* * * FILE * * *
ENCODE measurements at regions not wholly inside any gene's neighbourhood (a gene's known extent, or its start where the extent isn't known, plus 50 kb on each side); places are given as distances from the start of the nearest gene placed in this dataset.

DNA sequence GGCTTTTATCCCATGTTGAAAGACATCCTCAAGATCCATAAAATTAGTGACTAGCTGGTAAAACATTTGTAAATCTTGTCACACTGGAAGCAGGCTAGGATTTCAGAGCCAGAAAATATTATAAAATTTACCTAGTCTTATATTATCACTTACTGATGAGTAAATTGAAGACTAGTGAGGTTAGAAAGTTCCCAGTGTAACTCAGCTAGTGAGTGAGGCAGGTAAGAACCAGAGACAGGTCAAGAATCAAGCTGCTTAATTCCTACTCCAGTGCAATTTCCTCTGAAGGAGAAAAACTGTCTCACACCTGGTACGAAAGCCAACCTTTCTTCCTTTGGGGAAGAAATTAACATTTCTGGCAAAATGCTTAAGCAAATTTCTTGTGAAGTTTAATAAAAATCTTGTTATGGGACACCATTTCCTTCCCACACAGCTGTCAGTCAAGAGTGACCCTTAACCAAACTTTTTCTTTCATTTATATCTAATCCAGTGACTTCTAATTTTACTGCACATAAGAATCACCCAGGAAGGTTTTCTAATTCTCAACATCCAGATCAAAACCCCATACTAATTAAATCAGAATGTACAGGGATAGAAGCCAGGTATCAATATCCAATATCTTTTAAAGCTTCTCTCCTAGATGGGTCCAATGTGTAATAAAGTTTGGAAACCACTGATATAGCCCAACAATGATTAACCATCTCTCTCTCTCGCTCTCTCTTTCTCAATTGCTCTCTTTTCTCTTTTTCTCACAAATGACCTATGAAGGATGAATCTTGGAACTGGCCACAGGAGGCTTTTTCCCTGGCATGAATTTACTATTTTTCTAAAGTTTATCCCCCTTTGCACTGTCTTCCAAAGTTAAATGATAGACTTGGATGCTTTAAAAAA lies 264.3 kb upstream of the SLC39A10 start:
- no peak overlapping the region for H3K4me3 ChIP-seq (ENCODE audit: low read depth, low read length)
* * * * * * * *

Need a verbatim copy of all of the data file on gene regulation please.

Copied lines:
ENCODE measurements at regions not wholly inside any gene's neighbourhood (a gene's known extent, or its start where the extent isn't known, plus 50 kb on each side); places are given as distances from the start of the nearest gene placed in this dataset.

DNA sequence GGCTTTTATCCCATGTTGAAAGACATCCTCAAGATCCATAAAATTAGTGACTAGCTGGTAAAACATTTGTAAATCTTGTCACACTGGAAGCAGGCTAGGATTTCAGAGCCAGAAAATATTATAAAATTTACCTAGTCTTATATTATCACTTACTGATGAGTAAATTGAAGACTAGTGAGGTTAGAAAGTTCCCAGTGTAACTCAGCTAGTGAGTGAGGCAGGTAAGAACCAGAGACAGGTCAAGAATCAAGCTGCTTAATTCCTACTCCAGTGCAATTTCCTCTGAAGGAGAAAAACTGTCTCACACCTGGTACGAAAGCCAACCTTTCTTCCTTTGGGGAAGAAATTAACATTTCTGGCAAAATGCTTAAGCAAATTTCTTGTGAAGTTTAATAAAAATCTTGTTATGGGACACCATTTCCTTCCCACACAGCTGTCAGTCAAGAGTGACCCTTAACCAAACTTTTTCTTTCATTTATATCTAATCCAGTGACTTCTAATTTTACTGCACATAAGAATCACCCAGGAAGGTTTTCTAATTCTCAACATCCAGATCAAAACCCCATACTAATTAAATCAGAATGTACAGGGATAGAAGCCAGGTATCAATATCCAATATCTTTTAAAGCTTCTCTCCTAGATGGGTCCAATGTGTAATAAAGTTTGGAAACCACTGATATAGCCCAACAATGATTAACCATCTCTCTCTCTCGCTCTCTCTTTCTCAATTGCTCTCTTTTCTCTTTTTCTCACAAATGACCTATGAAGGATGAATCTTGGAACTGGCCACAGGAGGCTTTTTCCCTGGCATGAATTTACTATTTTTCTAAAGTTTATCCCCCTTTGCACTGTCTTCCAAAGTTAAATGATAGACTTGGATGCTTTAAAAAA lies 264.3 kb upstream of the SLC39A10 start:
- no peak overlapping the region for H3K4me3 ChIP-seq (ENCODE audit: low read depth, low read length)